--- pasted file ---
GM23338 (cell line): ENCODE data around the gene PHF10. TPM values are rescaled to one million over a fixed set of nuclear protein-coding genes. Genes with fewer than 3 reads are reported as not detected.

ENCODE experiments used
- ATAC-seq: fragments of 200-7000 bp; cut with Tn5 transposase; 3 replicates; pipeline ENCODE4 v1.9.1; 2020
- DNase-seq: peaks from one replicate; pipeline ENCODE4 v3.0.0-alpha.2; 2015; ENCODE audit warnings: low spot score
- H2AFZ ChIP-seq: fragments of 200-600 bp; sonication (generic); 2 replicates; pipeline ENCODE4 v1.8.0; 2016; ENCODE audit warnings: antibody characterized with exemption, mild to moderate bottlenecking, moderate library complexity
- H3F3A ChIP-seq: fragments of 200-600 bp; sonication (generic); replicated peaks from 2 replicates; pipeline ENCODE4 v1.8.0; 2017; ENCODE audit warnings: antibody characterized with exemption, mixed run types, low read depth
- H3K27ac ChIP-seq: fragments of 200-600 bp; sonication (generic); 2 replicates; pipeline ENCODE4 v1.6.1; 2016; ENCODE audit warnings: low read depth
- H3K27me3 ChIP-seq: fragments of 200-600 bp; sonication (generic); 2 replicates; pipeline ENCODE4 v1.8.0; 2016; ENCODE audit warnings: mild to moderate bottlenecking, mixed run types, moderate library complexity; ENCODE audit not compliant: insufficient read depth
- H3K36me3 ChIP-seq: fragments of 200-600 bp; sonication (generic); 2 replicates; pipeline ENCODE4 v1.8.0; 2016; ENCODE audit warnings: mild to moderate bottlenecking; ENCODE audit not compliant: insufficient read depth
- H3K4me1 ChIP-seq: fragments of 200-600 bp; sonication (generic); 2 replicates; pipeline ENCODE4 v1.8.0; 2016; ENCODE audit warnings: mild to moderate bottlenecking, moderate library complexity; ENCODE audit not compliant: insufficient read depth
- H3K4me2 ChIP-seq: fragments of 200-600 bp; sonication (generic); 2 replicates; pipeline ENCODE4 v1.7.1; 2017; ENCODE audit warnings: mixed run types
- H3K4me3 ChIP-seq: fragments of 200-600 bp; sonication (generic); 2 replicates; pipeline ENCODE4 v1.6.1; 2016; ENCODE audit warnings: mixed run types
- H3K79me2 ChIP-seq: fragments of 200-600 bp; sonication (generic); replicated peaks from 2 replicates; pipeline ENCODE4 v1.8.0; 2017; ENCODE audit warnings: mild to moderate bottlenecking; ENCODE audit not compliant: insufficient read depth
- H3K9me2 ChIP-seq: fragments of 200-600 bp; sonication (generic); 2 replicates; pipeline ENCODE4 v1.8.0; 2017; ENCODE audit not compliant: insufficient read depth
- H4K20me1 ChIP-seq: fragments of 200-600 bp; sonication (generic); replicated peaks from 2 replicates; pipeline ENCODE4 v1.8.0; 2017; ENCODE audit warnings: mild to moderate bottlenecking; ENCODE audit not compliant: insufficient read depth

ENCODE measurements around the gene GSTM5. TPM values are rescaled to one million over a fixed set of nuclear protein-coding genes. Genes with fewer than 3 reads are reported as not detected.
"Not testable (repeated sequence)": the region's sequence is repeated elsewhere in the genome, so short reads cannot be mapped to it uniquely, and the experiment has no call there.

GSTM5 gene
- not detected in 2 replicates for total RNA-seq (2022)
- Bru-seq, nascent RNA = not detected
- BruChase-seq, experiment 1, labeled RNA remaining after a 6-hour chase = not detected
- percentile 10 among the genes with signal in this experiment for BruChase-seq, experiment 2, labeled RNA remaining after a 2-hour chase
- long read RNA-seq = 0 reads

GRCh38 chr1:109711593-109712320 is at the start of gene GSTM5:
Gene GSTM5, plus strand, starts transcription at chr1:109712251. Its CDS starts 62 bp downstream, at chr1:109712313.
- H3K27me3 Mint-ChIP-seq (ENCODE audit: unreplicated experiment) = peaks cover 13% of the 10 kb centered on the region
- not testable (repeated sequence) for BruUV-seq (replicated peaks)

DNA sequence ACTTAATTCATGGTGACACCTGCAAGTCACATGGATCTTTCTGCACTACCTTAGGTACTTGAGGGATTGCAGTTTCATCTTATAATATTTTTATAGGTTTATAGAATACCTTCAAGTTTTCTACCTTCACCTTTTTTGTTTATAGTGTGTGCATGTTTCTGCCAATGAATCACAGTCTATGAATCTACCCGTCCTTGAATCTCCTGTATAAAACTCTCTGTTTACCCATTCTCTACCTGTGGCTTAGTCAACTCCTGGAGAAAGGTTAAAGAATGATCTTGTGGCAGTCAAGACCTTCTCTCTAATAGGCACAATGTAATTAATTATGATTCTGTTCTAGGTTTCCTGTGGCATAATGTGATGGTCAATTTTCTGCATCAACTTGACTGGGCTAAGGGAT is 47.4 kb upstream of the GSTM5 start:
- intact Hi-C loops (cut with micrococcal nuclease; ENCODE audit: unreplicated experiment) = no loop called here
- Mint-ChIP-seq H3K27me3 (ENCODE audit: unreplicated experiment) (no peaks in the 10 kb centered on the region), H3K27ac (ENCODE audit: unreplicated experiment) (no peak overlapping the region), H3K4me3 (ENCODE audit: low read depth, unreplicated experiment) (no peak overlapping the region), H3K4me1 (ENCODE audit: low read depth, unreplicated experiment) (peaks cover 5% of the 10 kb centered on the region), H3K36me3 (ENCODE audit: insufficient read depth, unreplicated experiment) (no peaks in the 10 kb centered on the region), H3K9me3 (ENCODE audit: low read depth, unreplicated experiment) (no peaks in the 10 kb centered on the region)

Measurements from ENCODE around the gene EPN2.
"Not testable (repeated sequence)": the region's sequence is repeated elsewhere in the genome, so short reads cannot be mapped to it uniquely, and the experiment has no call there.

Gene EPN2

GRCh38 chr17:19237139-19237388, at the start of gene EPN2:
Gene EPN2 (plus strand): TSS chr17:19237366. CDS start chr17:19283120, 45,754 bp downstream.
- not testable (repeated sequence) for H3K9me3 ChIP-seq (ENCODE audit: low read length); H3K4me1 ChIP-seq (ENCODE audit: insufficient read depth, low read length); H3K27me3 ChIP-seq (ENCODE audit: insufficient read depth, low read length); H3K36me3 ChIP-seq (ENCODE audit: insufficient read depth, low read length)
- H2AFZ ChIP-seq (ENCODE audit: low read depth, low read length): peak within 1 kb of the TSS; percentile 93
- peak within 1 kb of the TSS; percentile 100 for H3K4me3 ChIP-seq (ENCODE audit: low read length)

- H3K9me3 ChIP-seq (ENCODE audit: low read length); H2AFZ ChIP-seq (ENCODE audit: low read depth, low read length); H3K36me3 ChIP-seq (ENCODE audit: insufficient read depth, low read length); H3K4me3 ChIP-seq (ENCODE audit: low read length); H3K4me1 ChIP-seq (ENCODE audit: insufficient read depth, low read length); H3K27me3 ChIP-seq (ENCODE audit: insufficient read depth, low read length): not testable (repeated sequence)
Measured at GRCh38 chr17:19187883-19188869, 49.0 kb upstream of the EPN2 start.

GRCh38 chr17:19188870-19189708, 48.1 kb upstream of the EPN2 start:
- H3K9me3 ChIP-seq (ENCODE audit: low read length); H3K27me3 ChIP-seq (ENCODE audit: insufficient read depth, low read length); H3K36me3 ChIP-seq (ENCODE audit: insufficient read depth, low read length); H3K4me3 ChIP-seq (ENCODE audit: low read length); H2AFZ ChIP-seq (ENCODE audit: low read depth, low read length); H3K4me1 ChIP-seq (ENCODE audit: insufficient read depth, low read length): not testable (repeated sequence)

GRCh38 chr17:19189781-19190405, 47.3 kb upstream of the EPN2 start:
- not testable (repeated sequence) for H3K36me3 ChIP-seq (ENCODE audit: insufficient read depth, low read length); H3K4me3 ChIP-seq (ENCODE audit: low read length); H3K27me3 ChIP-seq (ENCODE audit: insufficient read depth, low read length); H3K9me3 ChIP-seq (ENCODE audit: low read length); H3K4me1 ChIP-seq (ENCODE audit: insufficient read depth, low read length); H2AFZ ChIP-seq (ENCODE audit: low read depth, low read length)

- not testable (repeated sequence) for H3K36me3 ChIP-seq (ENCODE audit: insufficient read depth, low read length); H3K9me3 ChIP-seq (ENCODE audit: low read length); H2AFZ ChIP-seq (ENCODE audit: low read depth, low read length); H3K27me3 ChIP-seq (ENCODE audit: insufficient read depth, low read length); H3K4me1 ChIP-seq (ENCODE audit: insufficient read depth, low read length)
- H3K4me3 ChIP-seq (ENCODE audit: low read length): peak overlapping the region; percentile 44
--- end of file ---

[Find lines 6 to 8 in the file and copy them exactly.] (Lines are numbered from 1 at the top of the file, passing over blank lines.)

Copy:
- H3F3A ChIP-seq: fragments of 200-600 bp; sonication (generic); replicated peaks from 2 replicates; pipeline ENCODE4 v1.8.0; 2017; ENCODE audit warnings: antibody characterized with exemption, mixed run types, low read depth
- H3K27ac ChIP-seq: fragments of 200-600 bp; sonication (generic); 2 replicates; pipeline ENCODE4 v1.6.1; 2016; ENCODE audit warnings: low read depth
- H3K27me3 ChIP-seq: fragments of 200-600 bp; sonication (generic); 2 replicates; pipeline ENCODE4 v1.8.0; 2016; ENCODE audit warnings: mild to moderate bottlenecking, mixed run types, moderate library complexity; ENCODE audit not compliant: insufficient read depth